The Florida lawmaker and vocal Trump ally tweeted in response to Trump’s Sunday announcement on Twitter that anti-facist activists, or antifa, would be formally designated as a terrorist organization. 

“Now that we clearly see Antifa as terrorists, can we hunt them down like we do those in the Middle East?” Gaetz posted.

Twitter restricted the tweet, preventing it from being liked, replied to or retweeted. Before the social media platform’s action, the tweet had been retweeted more than 12,000 times, The Verge reported.

A Twitter spokesperson told The Hill in a statement that the "public interest notice" was placed on the tweet because it was "in violation of our glorification of violence policy," which forbids the threatening of violence against an individual or group.

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USTR INVESTIGATES DIGITAL TAXES: The Office of the U.S. Trade Representative (USTR) on Tuesday announced that it is opening investigations into digital services taxes that have been adopted or are under consideration in a host of trading partners to determine whether they are discriminatory and burden U.S. commerce.

The investigations, which will take place under Section 301 of the Trade Act of 1974, will examine taxes that have been adopted in Austria, India, Indonesia, Italy and Turkey and that are under consideration in Brazil, the Czech Republic, the European Union, Spain and the United Kingdom. Findings that the taxes are discriminatory and burdensome could result in the U.S. imposing tariffs. 

USTR said in a notice in the Federal Register that the investigations will initially focus on concerns that digital services taxes are discriminatory against U.S. companies, retroactive and potentially unreasonable tax policy. The agency said that the taxes may diverge from U.S. and international tax norms, such as taxing revenue rather than income and having a "purpose of penalizing particular technology companies for their commercial success."

“President Trump is concerned that many of our trading partners are adopting tax schemes designed to unfairly target our companies,” USTR Robert LighthizerRobert (Bob) Emmet LighthizerGOP senator warns quick vote on new NAFTA would be 'huge mistake' Pelosi casts doubt on USMCA deal in 2019 Pelosi sounds hopeful on new NAFTA deal despite tensions with White House MORE said in a statement. “We are prepared to take all appropriate action to defend our businesses and workers against any such discrimination.”

Many countries have been adopting or considering digital services taxes in an effort to collect revenue from large tech companies that have a lot of users in their jurisdictions but pay little in taxes there.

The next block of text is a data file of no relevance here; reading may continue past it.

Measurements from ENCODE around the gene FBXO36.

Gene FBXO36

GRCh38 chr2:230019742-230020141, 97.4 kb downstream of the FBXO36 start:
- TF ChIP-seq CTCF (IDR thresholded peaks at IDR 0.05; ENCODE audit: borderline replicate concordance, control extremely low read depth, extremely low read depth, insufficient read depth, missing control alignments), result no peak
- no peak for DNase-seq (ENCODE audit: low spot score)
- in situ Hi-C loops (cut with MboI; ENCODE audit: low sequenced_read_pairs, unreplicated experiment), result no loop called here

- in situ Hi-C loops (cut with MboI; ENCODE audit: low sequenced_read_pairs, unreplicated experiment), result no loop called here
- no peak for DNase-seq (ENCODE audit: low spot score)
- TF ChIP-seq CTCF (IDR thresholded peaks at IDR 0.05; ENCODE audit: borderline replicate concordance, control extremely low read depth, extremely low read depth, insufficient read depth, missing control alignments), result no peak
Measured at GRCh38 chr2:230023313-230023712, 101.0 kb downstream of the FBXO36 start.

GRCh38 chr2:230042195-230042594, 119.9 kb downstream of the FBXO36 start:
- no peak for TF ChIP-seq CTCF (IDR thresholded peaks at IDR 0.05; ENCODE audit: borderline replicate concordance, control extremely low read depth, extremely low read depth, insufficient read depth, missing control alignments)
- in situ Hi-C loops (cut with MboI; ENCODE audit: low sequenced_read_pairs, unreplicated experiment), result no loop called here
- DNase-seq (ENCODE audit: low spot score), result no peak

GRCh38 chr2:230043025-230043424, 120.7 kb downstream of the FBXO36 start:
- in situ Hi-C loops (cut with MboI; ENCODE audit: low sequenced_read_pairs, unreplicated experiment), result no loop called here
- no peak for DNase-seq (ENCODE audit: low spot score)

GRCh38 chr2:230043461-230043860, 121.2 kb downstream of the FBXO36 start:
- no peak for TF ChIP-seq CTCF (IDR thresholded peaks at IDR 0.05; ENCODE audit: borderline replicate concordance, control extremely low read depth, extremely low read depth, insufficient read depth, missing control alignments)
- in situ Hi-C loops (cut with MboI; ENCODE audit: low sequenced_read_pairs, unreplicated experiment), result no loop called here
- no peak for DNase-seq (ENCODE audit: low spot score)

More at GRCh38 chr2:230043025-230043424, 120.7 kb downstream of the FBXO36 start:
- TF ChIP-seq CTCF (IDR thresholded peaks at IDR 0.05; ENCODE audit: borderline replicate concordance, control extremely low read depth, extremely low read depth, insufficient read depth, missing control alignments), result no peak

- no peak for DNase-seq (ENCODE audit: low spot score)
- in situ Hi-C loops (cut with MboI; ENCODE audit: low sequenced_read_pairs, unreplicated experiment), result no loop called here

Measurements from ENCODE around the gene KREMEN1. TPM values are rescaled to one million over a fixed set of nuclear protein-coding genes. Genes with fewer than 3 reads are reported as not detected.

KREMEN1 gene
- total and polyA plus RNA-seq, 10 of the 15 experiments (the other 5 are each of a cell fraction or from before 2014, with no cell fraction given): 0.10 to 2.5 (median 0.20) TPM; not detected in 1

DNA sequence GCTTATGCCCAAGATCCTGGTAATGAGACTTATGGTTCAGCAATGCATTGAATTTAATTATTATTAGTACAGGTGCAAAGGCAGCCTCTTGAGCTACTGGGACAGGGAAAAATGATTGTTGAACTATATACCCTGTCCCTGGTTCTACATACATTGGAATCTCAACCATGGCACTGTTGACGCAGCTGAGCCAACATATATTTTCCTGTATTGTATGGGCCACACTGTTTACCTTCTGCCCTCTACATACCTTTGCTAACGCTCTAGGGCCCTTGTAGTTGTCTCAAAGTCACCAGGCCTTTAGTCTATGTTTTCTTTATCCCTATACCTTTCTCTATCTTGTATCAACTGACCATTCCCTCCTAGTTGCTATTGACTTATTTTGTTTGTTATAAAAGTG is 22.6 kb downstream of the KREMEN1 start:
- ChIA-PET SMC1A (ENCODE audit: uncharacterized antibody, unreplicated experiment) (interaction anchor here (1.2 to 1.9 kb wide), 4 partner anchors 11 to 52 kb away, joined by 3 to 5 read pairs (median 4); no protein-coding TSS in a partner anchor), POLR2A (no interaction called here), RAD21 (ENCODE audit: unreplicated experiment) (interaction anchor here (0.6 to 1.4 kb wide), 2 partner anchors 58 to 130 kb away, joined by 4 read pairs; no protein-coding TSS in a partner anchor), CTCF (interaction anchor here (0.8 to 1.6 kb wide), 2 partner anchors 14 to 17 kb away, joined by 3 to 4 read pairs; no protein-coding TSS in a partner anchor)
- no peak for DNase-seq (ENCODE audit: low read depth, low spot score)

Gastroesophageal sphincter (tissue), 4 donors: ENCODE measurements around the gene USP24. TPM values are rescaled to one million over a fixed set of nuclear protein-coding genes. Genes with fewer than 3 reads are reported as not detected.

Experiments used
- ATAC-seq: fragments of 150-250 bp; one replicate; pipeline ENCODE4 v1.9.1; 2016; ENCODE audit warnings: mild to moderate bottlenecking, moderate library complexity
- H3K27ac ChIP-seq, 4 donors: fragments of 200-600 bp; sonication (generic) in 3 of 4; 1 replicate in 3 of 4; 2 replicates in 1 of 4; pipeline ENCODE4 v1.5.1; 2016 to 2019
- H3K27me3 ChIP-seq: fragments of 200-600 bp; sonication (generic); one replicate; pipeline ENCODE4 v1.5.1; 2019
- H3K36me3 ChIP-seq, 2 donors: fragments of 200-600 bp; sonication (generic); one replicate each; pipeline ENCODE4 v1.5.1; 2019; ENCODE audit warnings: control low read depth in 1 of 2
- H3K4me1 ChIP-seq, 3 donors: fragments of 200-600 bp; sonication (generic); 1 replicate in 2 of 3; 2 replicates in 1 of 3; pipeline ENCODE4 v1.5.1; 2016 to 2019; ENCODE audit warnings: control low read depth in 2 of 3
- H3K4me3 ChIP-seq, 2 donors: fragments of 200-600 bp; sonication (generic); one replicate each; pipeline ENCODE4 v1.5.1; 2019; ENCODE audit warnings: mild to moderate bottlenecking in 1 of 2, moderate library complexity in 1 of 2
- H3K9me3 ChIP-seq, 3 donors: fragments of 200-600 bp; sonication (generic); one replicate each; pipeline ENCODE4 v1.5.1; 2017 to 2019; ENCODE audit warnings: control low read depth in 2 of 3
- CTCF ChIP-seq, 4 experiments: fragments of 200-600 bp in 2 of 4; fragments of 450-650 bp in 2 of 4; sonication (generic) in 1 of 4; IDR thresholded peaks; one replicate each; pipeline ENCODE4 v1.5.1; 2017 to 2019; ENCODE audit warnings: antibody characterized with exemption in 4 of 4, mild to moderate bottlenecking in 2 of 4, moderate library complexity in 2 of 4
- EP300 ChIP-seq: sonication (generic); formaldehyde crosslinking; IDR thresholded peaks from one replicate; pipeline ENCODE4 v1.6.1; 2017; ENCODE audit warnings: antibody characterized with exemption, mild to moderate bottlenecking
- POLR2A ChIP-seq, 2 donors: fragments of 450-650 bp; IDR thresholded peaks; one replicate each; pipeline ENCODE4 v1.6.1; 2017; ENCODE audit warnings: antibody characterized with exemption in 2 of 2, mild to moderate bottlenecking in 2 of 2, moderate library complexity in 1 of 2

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U.S. policymakers on both sides of the aisle, as well as major tech companies such as Facebook, Amazon and Google, have raised concerns about other countries' efforts, arguing that they unfairly target American businesses. U.S. policymakers and industry groups argue that countries should not take unilateral action to impose a tax and instead should address tax issues arising from the digitalization of the economy through multilateral efforts spearheaded by the Organization of Economic Cooperation and Development (OECD).

In December, USTR determined that a digital tax adopted by France discriminates against U.S. companies, and proposed tariffs of up to 100 percent on $2.4 billion of French products. The following month, the U.S. and France reached an agreement under which France has paused the tax and the U.S. is holding off on imposing tariffs while the OECD talks are ongoing.

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GRINDR REMOVES ETHNICITY FILTER: The gay dating and hook-up app Grindr announced Monday that it will remove its ethnicity filter as part of its “zero-tolerance policy for racism.”

Grindr posted on Twitter that the decision was made based on feedback and to show its commitment to fighting racism and hate speech. The company said it will be making a donation to the Marsha P. Johnson Institute and Black Lives Matter and encouraged others “to do the same if you can.”

“We stand in solidarity with the #BlackLivesMatter movement and the hundreds of thousands of queer people of color who log in to our app every day,” the tweeted statement began.

“We will continue to fight racism on Grindr, both through dialogue with our community and a zero-tolerance policy for racism and hate speech on our platform,” it added. “As part of this commitment, and based on your feedback, we have decided to remove the ethnicity filter from our next release.”

Read more.

 

Lighter click: 

An op-ed to chew on: COVID makes tech policy like CDA 230 more important than ever

NOTABLE LINKS FROM AROUND THE WEB: 

Mark Zuckerberg on leaked audio: Trump’s looting and shooting reference “has no history of being read as a dog whistle” (Recode, Shirin Ghaffary)

Mass Protests Turn the Powerful Into Conspiracy Theorists (Verge / Anne Merlan)

Your Phone Is a Goldmine of Hidden Data for Cops. Here's How to Fight Back (Gizmodo / Shoshanna Wodinsky)